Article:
Take Squirrel to the Orthodontics Doctor. On greeting us, Mrs Teeth welcomes us kindly, and calls me mummy. She turns to Squirrel, and with that melodic sweet manner you might use for a seven-year old wearing pigtails and a Winnie-the-Pooh scarf, says, Now then, would you just sit in this chair for me?
We both look at her. Squirrel, taller than me and with a fondness for medieval weaponry, barely moves. I laugh, one of my louder laughs, which I'm sure unsettled the man in the waiting room just now when I gave it in response to the perfect kitchen of Homes and Gardens.
Squirrel sits in the comfy dental chair (it's just going to go up and down for you) and mummy sits on the hard plastic chair, snorting.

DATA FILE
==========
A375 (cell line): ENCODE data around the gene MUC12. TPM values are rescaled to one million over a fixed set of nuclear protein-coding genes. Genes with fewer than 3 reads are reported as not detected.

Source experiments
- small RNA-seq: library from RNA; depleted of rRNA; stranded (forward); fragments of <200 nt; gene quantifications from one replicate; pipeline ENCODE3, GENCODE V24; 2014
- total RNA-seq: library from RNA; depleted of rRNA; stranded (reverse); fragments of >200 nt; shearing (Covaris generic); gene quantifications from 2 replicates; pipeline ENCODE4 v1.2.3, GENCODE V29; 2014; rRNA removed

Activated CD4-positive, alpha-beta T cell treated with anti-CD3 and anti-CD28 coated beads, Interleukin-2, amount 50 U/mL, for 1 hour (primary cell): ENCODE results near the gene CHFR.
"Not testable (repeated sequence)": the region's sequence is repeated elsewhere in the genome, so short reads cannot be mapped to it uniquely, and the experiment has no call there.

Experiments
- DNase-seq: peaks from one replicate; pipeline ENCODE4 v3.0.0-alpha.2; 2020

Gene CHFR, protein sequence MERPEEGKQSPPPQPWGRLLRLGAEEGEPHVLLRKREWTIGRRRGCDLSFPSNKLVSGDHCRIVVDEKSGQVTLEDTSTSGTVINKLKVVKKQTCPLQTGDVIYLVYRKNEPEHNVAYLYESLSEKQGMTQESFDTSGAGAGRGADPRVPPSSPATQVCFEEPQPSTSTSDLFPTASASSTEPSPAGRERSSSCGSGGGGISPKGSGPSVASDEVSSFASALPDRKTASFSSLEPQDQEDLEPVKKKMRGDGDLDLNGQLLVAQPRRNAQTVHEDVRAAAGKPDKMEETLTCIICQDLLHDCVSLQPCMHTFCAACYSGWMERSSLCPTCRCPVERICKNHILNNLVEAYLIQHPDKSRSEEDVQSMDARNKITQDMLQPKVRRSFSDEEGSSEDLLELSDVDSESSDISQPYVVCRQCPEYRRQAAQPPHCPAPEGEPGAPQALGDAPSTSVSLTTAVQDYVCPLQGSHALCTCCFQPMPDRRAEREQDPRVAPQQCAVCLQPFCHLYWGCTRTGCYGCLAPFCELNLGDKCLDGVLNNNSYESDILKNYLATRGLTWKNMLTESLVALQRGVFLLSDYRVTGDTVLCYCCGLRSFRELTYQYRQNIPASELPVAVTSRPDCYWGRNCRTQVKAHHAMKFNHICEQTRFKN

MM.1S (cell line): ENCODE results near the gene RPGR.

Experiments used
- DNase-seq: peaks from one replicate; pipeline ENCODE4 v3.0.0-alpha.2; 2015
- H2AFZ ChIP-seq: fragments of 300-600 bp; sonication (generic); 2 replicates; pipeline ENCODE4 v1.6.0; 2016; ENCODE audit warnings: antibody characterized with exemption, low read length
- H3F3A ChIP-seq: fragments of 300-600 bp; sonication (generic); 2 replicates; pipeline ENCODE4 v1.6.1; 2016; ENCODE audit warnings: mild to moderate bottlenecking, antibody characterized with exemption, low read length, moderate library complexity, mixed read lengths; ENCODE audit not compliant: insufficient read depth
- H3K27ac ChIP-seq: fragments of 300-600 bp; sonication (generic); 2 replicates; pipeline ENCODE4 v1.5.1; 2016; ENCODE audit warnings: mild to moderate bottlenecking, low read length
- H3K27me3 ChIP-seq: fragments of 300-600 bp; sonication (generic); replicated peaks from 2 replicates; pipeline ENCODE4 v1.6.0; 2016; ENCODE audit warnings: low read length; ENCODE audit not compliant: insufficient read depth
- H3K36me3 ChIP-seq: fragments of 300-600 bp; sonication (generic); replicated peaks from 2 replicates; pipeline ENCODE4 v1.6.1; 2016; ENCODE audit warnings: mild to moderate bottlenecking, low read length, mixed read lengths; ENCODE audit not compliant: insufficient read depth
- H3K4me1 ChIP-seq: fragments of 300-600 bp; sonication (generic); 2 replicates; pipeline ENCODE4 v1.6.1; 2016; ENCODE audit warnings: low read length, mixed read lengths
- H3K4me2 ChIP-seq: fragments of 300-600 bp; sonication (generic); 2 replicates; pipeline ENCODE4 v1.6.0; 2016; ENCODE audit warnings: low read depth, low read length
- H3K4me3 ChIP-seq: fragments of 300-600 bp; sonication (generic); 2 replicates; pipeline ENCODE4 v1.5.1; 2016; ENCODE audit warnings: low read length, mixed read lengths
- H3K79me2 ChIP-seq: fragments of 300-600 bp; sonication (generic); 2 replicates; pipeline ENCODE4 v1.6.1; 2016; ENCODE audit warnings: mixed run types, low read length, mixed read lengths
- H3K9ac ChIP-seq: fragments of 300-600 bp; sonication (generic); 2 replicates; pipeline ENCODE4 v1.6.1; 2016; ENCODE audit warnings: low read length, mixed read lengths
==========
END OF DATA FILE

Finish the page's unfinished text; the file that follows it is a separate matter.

Five minutes of pulling at Squirrel's face ensues, sometimes involving a steel ruler and sometimes involving highly purposeful language delivered in the way of a military attack. Left! Right! Bite! Open! Five! Eight!
Mrs Teeth snaps off her latex gloves. She has probably wised up to the pair of us and says Squirrel's teeth are fine. Squirrel can have braces if she wants, but the need would be purely cosmetic and non-medical. She turns to Squirrel and asks, How do you feel about your teeth?
Squirrel has the most remarkable range of facial expressions to deal with situations like this. She gives Dr Teeth one of her finest, the one that reads, 'You have obviously escaped from an institution that held you in a straitjacket', then snaps, I've got better things to do with my day than spend time looking at my teeth.
That's a perfect opportunity for me to whip out the soap box on how incisors are referenced in a social construct of female beauty when I bet molars are not subject to the same, and we both are ushered from the room pronto, without even being told to wait for the discharge forms.